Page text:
Why the Definitive Cut of Prey Is in Comanche

The cast and filmmakers of Prey discuss bringing primal surprise back to the Predator franchise—and making a movie that truly honors its Comanche setting.

Amber Midthunder in Prey
Photo: Hulu

The first tribal pipe ceremony that filmmaker Dan Trachtenberg participated in took him by surprise. Rather than occurring out on location, and in the wilderness where much of his upcoming Predator reimagining, Prey, takes place, it was during the day before principal photography started on Stoney Nakoda Nation lands that a small group of filmmakers were invited to participate in a ritual with local Indigenous leaders.

“It was profound in that it wasn’t out in the camp we had set up,” Trachtenberg explains to Den of Geek. “It was just in an office, and it was a very moving experience where everyone approached the elders and had very specific secret things happen that not everyone could hear. It was deeply emotional.”

It was a private blessing on the production; it was also the beginning of a journey for Trachtenberg’s team. They were, after all, about to make the first good Predator movie in nearly 40 years—and perhaps more importantly a movie that took Indigenous and First People’s experiences seriously.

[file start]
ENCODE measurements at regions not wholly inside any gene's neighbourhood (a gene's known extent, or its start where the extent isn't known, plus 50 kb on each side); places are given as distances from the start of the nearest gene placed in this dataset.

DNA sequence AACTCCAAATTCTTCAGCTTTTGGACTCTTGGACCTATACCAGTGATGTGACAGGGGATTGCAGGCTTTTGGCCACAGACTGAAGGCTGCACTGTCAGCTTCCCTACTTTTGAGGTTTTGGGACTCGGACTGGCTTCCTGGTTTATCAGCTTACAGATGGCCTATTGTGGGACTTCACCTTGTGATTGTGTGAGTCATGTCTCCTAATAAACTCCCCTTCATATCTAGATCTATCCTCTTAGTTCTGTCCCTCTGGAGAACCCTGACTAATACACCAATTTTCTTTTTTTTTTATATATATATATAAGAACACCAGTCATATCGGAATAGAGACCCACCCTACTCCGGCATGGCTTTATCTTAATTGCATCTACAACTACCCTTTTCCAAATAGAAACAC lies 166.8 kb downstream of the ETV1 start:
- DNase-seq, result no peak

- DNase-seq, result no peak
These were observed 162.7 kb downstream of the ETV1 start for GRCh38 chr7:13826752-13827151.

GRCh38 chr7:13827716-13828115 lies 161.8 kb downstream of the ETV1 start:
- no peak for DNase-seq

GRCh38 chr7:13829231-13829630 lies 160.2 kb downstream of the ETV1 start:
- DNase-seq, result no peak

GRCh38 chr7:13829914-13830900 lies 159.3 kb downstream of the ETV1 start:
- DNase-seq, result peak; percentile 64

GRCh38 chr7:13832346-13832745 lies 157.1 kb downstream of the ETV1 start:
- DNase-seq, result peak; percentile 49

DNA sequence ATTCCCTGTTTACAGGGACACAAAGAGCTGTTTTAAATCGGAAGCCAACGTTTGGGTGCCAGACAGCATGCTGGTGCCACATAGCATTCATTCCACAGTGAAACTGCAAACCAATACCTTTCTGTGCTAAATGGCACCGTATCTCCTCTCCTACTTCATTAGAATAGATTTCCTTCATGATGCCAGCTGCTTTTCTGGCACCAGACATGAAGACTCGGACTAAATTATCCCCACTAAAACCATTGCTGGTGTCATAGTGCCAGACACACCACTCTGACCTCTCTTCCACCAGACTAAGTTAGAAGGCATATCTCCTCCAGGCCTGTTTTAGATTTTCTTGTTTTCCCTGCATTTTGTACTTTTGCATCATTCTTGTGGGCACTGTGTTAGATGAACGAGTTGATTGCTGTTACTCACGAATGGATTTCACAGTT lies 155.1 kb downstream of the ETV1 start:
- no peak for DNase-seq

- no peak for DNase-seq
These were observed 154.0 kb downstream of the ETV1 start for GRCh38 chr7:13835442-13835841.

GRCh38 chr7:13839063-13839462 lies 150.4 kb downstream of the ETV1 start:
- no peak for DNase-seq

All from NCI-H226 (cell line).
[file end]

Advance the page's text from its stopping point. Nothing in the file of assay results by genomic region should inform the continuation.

Filming in the Stoney Nakoda Nation, which is located near Calgary in Canada, Prey looks far removed from our modern expectations for Hollywood franchises. Shot in roughly the same area that Alejandro González Iñárritu filmed much of The Revenant—and similarly reliant on natural light for most scenes—Prey has an elemental and deliberately antiquated aesthetic. It is set 300 years ago, before much of the North American continent had been colonized by European settlers, and tells the story of Naru (Amber Midthunder), a young Comanche woman who is a gifted hunter and tracker that wants to break gender norms in her community and prove she is likewise a great warrior. She gets that chance (and much more) when a familiar-looking alien descends from the sky to begin his own hunt.

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The film is obviously a product of science fiction and fantasy, complete with invisible cloaks and the neon green blood that now looks like a historical relic itself, albeit from the 1980s. However, unlike recent, stumbling attempts to relaunch the Predator franchise, Prey also succeeds by mirroring a real culture and real world that has long been undervalued onscreen.